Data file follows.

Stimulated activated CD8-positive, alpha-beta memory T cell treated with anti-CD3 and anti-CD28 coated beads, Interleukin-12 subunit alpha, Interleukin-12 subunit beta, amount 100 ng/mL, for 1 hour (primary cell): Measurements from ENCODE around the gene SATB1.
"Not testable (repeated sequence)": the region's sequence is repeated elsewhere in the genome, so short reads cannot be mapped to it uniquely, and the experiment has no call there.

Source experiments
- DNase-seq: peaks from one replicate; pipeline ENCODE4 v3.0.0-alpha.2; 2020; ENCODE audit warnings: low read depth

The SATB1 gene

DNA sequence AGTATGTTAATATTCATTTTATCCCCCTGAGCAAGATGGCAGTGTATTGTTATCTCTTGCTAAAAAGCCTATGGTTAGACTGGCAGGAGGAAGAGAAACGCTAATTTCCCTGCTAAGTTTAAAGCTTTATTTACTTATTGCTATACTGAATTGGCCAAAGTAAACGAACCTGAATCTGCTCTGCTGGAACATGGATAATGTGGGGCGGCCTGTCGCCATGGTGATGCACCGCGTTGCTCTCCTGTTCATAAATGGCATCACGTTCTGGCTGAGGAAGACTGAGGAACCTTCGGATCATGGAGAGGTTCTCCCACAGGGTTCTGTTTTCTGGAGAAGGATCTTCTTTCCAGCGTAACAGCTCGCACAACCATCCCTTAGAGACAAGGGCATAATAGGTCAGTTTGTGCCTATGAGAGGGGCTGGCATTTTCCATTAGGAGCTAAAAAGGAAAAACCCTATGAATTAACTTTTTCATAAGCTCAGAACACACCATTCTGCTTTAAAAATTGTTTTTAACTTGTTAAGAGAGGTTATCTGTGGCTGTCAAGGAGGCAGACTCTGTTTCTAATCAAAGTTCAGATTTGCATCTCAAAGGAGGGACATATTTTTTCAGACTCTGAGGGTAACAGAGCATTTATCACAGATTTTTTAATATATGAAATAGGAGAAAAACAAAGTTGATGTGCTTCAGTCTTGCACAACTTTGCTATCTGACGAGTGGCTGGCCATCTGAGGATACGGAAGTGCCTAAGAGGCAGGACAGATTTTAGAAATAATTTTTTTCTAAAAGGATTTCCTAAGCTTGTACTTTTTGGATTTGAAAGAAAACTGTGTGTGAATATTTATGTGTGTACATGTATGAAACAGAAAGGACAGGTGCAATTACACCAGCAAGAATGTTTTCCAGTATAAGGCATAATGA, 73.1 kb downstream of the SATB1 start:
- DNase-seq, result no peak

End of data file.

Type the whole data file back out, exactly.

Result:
Stimulated activated CD8-positive, alpha-beta memory T cell treated with anti-CD3 and anti-CD28 coated beads, Interleukin-12 subunit alpha, Interleukin-12 subunit beta, amount 100 ng/mL, for 1 hour (primary cell): Measurements from ENCODE around the gene SATB1.
"Not testable (repeated sequence)": the region's sequence is repeated elsewhere in the genome, so short reads cannot be mapped to it uniquely, and the experiment has no call there.

Source experiments
- DNase-seq: peaks from one replicate; pipeline ENCODE4 v3.0.0-alpha.2; 2020; ENCODE audit warnings: low read depth

The SATB1 gene

DNA sequence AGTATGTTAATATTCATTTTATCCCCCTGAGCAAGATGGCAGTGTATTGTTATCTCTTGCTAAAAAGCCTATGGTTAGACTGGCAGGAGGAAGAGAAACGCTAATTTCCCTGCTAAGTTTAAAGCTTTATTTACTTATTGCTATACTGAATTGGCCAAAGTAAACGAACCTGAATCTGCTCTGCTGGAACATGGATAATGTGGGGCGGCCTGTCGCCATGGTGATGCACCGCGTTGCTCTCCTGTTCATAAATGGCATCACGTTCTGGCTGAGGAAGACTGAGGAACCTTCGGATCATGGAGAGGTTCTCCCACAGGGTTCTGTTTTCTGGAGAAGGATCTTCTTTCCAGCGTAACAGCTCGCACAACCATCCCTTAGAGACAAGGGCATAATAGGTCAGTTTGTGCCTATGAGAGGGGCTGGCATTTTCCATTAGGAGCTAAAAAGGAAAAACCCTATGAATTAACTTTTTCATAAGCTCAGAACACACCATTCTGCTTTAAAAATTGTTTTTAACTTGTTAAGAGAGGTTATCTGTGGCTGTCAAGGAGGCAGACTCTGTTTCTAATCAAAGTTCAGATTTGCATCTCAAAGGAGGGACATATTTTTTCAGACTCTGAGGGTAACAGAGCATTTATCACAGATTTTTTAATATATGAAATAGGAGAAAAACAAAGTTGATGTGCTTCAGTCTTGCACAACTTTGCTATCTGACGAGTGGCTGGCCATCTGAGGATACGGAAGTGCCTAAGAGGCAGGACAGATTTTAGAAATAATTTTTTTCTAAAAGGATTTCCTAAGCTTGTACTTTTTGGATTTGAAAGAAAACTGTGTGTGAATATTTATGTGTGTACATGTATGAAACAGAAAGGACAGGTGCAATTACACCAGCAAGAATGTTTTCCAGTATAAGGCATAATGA, 73.1 kb downstream of the SATB1 start:
- DNase-seq, result no peak